Predictive Analytics: Its Significance to Business Managers
Prof. (Dr.) S. Shyam Prasad
Business analytics, big data, and data science, are the most happening things in the business arena. Companies are collecting data from every customer who visit them at every turn and have accumulated piles of data at their disposal. Only those companies that develop analytical skills and exploit the data are going to have clear competitive advantage over others. Most of the companies have now evolved from working on simple Business Intelligence (BI) to extracting maximum knowledge from data by using the power of predictive analytics (Figure 1).
The term ‘predictive analytics’ is increasingly being used in business; something that was esoteric and remained in the domain of statisticians is now finding place in amongst business managers. The wide spread of internet technology and the availability of easy-to-use interactive softwares have enabled business analysts and managers to use predictive analytics for business purpose.
Predictive analytics is the use of historical data, statistical algorithms and machine-learning techniques to identify the likelihood of future outcomes.
Organizations are now increasingly using predictive analytics to increase their effectiveness and gain competitive advantage. Predictive analysis enables business to predict and respond to change before it happens and thus influence business outcomes. It is a scientific art. It is scientific because it uses sound mathematical and statistical techniques. It is an art because it depends on the person who analyses – what raw data is used and what techniques are applied to extract the prediction. The objective of the data analysis is to look beyond descriptive statistics and make the best assessment of what is likely to happen in future or how or what the customers are likely to do. Predictive models built on predictive analysis, analyze current data and historical facts in order to estimate the future probability of an event in contrast to Descriptive models built on descriptive analysis that tells what has happened (Figure 2). One word of caution; predictive analytics cannot be used for soothsaying, but it does tell what is likely to happen in future with a certain level of reliability under a given scenario.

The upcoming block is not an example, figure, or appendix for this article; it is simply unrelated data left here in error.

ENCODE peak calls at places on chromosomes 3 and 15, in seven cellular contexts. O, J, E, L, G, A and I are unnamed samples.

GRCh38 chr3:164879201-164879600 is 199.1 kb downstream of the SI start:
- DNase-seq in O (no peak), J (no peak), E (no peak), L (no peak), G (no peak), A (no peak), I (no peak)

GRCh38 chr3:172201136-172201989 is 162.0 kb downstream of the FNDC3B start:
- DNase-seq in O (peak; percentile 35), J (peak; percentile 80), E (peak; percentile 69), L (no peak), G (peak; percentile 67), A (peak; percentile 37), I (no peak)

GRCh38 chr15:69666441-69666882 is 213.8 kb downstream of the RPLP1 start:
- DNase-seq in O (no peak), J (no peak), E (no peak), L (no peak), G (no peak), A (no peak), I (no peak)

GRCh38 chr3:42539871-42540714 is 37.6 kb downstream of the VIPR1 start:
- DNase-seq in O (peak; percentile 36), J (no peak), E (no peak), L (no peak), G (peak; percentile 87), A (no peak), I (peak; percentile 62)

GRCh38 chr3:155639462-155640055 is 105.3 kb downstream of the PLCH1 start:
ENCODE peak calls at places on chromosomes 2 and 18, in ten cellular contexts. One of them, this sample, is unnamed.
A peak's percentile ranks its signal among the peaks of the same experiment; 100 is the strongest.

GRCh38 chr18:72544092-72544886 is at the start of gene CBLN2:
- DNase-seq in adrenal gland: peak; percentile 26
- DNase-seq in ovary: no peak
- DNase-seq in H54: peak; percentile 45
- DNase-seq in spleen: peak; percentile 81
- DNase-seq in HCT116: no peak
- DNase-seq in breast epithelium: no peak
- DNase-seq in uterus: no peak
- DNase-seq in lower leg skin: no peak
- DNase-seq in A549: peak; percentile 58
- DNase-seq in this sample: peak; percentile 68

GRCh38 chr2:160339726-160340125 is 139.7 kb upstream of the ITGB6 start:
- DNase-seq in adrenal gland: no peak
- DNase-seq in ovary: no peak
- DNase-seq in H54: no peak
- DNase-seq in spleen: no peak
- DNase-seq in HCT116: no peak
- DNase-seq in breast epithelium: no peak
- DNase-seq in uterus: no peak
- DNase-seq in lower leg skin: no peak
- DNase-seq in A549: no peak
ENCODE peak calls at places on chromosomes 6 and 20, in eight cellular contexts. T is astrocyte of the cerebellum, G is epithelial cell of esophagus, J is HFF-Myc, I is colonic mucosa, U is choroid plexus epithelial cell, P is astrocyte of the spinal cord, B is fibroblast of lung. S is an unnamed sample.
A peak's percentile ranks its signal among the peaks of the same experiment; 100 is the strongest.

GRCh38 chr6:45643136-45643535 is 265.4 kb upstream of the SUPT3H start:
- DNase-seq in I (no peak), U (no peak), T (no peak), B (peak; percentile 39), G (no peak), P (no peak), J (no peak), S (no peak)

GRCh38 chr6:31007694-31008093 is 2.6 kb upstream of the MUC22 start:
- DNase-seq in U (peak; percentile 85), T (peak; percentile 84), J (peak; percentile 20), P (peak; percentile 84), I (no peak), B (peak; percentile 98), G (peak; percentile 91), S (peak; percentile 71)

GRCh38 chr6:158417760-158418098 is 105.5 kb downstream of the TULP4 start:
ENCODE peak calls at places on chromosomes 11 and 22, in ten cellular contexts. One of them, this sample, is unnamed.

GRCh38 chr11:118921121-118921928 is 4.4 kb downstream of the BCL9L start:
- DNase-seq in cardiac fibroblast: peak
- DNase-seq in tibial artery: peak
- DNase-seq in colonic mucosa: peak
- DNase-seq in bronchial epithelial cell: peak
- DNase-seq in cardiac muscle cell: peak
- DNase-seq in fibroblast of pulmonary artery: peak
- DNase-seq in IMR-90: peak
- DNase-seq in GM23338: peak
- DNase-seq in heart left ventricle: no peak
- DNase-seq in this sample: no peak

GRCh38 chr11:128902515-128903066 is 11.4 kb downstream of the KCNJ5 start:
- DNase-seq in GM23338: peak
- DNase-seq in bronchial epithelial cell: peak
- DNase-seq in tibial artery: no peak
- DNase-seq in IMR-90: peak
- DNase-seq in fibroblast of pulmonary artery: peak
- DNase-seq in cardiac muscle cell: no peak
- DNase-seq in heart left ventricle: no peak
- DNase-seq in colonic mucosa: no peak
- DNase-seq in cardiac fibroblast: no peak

Analytics may include high sounding topics like data mining, text mining, statistical modeling, machine learning, social network analysis, sentiment analysis, real time bidding, online campaign optimization, and so on. However, as mentioned earlier, the availability of interactive softwares that are simple to use have made the life of managers easy and have turned some them into business analysts.
Uses of Predictive Analytics
In fact, predictive analytics can be used by any company to increase the effectiveness of their operations and thereby the profits. It finds wide applicability; according to a recent TDWI report, the top five things predictive analytics used for is to:
- Identify trends.
- Understand customers.
- Improve business performance.
- Drive strategic decision making.
- Predict behavior.
Besides the above, a few other common usages of predictive analytics include fraud detection, cyber security and risk analysis to assess a buyer’s likelihood of default by looking at the credit scores.
Some examples of its uses are given below:
Insurance industry. Predictive Analytics is used by these companies to determine premium amounts, detect frauds, build customer relationships and retain them and optimize marketing campaigns.
Banking and Financial industry.Here it is used to determine credit risk, detect and reduce fraud, maximize cross-sell/up-sell opportunities, retain customers and optimize marketing campaigns.
Health Care industry.In health care industry predictive analytics is used to predict the effectiveness of new procedures, medical tests and medications, and improve services or outcomes by providing safe and effective patient care.
Sports industry. Sports industry too uses predictive analytics. Sports analytics is a used to find the trending and hot areas.
Retail industry. In Retail industry, it is used to decide on which products to stock, where and how to build brand loyalty. It is also used to calculate the effectiveness of promotional events and campaigns and determine which offers are most appropriate for consumers.
Predictive analytics has gained in popularity and continues to do so. One of the reasons is that it provides insights that can lead to better solutions. Though analytics finds place in marketing, finance, HR, operations and other areas of business, most of the data collected are related to the pages visited by the customers on internet, the products they buy, the quantity of purchase, place of purchase, time of purchase, the manner of purchase, the price they pay, the emails customers open, the banners they see to name a few. Thus about 90% of the data collected are related to customer behaviour and marketing activities. Hence it is prudent for modern marketing managers to be conversant in analytics. In fact, today’s managers are needed to be not only tech savvy but also data savvy in order to interpret results and make better decisions.
“Those who ignore statistics are condemned to reinvent it,” warns Bradley Efron of Stanford University.